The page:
Anyway, the panel was fairly by the numbers. I did manage to ask a question which I think I kind of flubbed. I wanted to ask if there was an upside to the "university of google" in terms of the doctor/patient experience. It seems so many patients come in armed with crap about vaccines and Morgellon's. But what's the upside? I left off the bit about the doctor/patient relationship. So most interpreted my question to mean, how has google benefited them. Which seems kind of like a "duh" question.
Schmoozing with Simon Singh:
After that, lunch. The food at the South Point conference center always seems to look pretty good but doesn't really end up being all that scrumptious. It was a build your own burrito bar and I only managed to scarf down one plate.
This was Friday's lunch:
This was Saturday's lunch:
I was feeling pretty sick and headachy and blew off David Javerbaum's talk. I probably should not have. He's a producer of the Daily Show and I came in for the tail end of his talk and it was hilarious. The guy I really wanted to see was for USAF fighter pilot James McGaha. McGaha is a veteran UFO skeptic with top secret clearance. He had a pretty good joke that he had some kind of top secret clearance that was so top secret he couldn't even tell you what the acronym stood for. His talk was pretty much by the numbers and I'll confess I fell asleep through most of it. They only had time for one question and my question didn't get picked. I did manage to corner him in the hall and he was gracious enough to answer my question: UFO believers think pilots are reliable witnesses of aerial phenomenon. What was his take? He said "no way". The deal is they're trained to over interpret everything as a threat. It's the classic type 1 error Shermer spoke about earlier. It's better to think Venus is an airplane and look foolish than think an airplane is Venus and die. Anyway, dull enough talk about interesting guy when you get him one-on-one.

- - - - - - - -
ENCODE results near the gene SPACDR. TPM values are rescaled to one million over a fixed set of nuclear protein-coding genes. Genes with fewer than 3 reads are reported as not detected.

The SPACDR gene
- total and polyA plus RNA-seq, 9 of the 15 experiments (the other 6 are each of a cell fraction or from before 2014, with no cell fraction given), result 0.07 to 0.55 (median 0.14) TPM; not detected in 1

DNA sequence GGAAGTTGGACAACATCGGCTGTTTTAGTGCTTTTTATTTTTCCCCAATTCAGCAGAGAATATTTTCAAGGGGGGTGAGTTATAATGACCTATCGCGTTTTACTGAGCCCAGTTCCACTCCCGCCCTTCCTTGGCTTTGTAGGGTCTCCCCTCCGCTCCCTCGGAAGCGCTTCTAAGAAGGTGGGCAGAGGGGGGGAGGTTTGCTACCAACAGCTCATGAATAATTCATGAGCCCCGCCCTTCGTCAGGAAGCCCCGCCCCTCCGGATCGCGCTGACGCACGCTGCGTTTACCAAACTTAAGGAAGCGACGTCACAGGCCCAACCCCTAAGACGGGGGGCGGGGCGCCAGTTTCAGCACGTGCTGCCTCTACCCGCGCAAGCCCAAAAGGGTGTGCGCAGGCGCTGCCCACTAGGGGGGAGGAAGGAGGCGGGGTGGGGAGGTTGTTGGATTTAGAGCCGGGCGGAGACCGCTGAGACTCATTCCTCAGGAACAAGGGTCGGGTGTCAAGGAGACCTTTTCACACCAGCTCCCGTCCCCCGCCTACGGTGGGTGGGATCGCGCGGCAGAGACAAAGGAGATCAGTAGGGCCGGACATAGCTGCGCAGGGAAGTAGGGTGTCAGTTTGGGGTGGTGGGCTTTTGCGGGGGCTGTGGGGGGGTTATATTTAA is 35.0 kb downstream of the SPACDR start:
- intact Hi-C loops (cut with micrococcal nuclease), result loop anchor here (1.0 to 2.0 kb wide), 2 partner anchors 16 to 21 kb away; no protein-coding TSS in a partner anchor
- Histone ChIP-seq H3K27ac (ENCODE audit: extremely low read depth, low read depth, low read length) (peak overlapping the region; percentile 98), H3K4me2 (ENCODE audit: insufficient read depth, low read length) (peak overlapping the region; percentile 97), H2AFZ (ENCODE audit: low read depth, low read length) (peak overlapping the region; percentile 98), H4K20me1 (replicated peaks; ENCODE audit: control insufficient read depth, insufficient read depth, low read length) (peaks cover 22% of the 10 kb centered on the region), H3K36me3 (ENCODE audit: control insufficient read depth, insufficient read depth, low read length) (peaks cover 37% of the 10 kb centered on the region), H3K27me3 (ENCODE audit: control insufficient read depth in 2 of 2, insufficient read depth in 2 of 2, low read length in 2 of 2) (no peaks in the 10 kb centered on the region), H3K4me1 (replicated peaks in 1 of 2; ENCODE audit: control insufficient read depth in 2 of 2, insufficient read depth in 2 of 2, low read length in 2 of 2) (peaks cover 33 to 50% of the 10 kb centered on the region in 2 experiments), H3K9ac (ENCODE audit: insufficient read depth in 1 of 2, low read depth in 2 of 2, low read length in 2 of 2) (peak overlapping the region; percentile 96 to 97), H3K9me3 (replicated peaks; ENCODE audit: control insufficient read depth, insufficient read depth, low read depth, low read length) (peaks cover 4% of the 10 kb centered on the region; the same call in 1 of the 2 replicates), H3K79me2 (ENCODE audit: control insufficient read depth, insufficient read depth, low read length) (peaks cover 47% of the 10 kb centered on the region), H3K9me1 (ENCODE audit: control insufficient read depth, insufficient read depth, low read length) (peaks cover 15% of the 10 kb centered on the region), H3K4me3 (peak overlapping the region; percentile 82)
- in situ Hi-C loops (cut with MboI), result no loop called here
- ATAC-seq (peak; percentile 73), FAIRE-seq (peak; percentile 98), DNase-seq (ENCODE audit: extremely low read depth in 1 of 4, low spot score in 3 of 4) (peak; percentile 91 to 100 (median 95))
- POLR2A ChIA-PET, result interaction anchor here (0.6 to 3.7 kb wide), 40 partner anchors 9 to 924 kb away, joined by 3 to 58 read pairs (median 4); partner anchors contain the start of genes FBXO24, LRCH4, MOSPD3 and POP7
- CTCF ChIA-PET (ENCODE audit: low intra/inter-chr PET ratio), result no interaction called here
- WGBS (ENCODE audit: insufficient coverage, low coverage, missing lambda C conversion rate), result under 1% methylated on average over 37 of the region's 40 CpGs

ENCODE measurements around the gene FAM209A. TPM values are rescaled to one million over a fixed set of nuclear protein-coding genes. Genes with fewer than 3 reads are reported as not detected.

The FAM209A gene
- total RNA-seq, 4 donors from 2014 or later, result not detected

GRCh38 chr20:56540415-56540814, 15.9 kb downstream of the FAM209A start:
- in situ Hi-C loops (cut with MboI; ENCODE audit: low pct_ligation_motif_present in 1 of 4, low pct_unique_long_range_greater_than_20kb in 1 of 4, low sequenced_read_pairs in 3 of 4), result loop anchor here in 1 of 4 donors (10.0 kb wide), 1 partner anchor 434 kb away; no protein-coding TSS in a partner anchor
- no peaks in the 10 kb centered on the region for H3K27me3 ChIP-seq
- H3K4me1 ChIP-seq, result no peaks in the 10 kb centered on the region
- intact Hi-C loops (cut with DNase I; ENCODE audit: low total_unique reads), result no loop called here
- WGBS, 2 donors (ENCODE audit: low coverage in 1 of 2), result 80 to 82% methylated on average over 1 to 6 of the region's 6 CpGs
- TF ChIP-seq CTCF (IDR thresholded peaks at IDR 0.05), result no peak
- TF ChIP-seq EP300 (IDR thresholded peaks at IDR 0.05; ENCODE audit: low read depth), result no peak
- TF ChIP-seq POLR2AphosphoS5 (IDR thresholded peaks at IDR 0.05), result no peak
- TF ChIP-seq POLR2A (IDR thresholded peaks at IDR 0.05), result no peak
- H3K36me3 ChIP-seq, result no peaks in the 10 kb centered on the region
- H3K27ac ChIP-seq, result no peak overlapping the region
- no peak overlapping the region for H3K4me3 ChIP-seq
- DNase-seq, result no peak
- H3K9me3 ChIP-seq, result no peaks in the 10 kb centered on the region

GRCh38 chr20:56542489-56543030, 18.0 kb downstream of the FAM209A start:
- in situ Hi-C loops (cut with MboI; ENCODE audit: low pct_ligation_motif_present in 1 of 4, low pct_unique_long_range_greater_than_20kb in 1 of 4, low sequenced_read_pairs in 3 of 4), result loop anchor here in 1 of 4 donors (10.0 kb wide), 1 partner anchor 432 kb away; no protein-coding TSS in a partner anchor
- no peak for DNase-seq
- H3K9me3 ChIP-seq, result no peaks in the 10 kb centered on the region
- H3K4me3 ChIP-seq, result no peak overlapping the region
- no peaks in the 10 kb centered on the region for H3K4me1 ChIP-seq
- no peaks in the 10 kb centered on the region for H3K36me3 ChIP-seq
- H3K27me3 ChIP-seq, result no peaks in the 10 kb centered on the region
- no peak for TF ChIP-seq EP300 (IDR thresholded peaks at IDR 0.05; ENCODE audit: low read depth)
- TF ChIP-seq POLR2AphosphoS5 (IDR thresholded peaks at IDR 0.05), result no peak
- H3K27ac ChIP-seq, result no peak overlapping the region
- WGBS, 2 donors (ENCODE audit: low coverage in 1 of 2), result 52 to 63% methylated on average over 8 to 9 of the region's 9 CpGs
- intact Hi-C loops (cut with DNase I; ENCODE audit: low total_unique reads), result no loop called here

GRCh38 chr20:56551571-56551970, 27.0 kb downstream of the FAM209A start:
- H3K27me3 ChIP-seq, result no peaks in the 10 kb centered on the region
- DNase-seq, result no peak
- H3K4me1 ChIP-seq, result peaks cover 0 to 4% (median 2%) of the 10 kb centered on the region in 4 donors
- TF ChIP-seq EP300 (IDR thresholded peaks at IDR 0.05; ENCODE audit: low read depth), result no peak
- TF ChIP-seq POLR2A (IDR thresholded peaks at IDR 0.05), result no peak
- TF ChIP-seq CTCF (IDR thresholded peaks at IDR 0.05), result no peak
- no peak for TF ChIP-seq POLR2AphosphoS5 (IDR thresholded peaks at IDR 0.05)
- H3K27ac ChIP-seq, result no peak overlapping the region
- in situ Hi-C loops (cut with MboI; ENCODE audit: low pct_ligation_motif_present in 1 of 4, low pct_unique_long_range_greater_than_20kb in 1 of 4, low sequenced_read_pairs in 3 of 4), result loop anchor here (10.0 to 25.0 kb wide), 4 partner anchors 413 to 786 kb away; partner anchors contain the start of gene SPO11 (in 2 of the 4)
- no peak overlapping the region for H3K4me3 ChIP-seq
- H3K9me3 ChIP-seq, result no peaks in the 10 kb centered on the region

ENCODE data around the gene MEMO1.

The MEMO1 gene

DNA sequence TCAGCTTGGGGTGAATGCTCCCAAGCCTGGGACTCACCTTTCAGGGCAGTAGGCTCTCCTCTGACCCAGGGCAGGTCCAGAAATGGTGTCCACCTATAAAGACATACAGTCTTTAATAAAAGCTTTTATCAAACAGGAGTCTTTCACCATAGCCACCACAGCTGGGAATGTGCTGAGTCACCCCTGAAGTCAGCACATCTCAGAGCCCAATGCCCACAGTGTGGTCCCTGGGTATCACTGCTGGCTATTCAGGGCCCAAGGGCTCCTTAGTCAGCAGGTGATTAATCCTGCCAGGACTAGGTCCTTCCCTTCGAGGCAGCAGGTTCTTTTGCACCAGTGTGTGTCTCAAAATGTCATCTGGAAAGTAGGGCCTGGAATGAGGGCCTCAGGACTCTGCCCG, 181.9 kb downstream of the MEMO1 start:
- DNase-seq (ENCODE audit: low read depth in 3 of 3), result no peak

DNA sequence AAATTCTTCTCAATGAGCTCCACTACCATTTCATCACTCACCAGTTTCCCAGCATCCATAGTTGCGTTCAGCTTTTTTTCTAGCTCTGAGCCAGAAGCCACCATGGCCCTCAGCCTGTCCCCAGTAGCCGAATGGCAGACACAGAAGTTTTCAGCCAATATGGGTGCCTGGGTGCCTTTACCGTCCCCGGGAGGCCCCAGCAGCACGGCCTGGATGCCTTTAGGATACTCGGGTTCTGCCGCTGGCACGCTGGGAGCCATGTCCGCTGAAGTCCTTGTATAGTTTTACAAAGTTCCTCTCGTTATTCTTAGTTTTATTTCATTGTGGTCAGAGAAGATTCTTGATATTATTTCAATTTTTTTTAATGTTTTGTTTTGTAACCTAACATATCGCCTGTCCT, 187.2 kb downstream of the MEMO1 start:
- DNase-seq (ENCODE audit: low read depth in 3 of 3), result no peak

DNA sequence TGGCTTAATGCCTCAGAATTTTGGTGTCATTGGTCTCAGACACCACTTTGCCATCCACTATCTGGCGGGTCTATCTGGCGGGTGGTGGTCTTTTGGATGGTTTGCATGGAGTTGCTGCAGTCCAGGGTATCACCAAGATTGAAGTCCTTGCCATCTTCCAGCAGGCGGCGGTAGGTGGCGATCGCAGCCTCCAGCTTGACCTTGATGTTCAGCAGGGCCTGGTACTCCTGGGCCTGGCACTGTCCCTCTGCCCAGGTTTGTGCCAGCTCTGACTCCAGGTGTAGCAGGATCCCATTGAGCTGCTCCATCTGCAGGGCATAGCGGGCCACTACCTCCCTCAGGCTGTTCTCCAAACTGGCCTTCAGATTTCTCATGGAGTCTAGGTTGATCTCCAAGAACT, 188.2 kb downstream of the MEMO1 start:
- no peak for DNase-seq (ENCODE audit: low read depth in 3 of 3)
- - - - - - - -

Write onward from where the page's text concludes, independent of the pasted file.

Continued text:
The Paranormal Investigations talk was pretty interesting. It was hosted by Julia Galef. She's Massimo's co-host on their Rationally Speaking podcast. She's a great foil to Massimo. This was the first time I've seen what she looks like. And, boyee, she's a stunningly beautiful woman. Tall, dark features, she was wearing a smart Chanel type suit, and a statistician by training. See me sheepishly getting a photo op of her below: